Russia is bringing its war against Ukraine closer to the industrial cities of Donetsk with a series of missile strikes against densely populated areas.
On Thursday, two S-300 missiles were fired at the center of the city of Kramatorsk, landing about a minute apart and less than a hundred meters from a CNN team.
An earlier Iskander missile strike had killed four people and hospitalized several more in the same area – an entirely residential zone with shops, a hospital and a clinic. One of those killed was a well-respected school principal, Hanna Valeriivna, weeks before her 48th birthday.
Rescue crews still at the scene had no warning of Thursday’s attack. CNN witnessed the second missile’s last moments in flight before a large fire erupted and smoke billowed into the air.
There were no further fatalities, though at least five civilians were injured. Some people ran in panic from the scene; others seemed fatalistic. “Of course, we are frightened,” said Natalia, a middle-aged woman cowering in a doorway. “But what option do we have?”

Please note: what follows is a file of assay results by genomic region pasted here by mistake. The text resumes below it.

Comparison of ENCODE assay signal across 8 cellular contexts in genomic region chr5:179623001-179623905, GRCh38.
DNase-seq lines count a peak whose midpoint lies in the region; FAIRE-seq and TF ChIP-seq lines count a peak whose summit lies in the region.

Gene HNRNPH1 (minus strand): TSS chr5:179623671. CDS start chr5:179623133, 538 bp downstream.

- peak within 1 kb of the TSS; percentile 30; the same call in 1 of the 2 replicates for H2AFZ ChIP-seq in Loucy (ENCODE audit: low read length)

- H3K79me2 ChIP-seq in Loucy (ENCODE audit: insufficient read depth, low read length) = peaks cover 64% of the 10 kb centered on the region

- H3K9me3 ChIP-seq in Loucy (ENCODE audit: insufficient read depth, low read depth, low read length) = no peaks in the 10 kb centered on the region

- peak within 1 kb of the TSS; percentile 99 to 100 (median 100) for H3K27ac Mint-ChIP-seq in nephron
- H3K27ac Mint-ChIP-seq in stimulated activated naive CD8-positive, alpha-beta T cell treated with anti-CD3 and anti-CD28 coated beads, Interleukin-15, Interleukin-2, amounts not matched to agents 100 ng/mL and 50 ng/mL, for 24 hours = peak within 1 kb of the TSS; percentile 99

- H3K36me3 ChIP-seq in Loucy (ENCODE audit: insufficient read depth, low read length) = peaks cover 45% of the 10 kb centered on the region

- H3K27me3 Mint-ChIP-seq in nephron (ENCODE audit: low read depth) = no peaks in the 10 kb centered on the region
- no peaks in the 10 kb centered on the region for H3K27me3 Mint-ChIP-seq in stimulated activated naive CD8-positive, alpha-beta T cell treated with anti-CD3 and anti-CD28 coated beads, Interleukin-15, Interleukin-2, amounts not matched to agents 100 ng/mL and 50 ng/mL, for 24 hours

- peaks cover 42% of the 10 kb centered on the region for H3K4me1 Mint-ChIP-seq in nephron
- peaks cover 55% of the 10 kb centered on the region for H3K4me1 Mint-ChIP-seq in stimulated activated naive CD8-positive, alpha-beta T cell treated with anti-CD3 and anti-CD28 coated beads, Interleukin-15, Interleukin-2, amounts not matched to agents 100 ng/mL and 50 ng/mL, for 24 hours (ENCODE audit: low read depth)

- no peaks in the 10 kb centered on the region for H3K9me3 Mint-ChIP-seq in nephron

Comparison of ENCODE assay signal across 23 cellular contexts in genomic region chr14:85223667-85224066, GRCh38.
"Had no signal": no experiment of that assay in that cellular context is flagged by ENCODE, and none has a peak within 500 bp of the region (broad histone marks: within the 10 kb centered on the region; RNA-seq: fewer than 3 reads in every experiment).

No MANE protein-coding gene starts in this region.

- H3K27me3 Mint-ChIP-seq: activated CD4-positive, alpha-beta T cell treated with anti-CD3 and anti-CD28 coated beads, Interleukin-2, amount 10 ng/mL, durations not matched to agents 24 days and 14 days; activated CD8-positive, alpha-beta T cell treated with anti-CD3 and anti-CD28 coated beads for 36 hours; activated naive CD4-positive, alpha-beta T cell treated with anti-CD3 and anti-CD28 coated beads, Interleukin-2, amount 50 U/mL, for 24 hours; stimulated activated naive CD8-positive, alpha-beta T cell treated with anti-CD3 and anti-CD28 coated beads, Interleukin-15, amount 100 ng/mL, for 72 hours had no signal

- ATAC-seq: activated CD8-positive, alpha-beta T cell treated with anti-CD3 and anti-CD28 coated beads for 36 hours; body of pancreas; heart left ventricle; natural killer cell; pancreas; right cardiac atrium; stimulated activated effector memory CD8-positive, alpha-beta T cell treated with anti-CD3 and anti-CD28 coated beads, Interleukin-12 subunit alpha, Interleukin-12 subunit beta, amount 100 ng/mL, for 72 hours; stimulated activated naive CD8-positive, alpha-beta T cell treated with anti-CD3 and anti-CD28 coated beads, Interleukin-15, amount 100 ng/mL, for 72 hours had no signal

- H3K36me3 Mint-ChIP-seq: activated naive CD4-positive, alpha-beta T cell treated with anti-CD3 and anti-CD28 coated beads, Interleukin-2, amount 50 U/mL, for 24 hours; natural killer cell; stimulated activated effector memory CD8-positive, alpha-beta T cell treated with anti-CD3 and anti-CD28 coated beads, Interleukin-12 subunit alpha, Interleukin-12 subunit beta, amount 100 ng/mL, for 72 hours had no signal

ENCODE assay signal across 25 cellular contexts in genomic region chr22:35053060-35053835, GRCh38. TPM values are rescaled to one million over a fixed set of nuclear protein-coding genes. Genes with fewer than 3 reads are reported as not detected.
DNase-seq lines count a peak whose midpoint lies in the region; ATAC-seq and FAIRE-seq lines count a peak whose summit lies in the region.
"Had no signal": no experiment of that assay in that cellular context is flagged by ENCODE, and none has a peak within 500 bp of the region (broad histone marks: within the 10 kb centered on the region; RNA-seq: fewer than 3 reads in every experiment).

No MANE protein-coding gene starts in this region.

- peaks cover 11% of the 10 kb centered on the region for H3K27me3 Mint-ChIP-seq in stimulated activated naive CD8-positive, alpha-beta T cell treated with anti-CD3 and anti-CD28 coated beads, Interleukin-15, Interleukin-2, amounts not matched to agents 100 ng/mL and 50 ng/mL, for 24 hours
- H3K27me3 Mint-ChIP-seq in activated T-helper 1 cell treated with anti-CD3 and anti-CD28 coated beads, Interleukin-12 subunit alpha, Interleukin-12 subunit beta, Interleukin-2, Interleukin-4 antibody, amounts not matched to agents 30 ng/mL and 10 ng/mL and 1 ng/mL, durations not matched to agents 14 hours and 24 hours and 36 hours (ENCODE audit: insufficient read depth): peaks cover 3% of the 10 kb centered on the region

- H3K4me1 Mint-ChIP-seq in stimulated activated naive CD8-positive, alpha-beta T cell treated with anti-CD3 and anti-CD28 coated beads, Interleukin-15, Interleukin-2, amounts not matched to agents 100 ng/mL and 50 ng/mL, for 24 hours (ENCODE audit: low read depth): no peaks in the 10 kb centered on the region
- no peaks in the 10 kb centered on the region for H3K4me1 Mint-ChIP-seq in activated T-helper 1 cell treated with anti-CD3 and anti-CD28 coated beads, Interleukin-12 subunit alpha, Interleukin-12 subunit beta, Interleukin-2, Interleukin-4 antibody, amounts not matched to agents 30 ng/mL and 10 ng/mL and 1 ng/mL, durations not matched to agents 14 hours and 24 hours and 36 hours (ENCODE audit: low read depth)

The military governor in Donetsk, Pavlo Kyrylenko, says there is one option: Leave. “The occupiers will not leave Donetsk region alone until we drive them out of our land. Until then, all civilians must evacuate the region – it is a matter of life and death.”
But his appeal sounds to some like a broken record. Many Ukrainians in the Donetsk region can’t afford to leave their homes, or fear being abandoned in a far-off place away from their familiar community. Ukrainian officials estimate that about half of Kramatorsk’s pre-war population of nearly 150,000 have left; tens of thousands remain in this industrial city, a center for mechanical engineering and steel-making.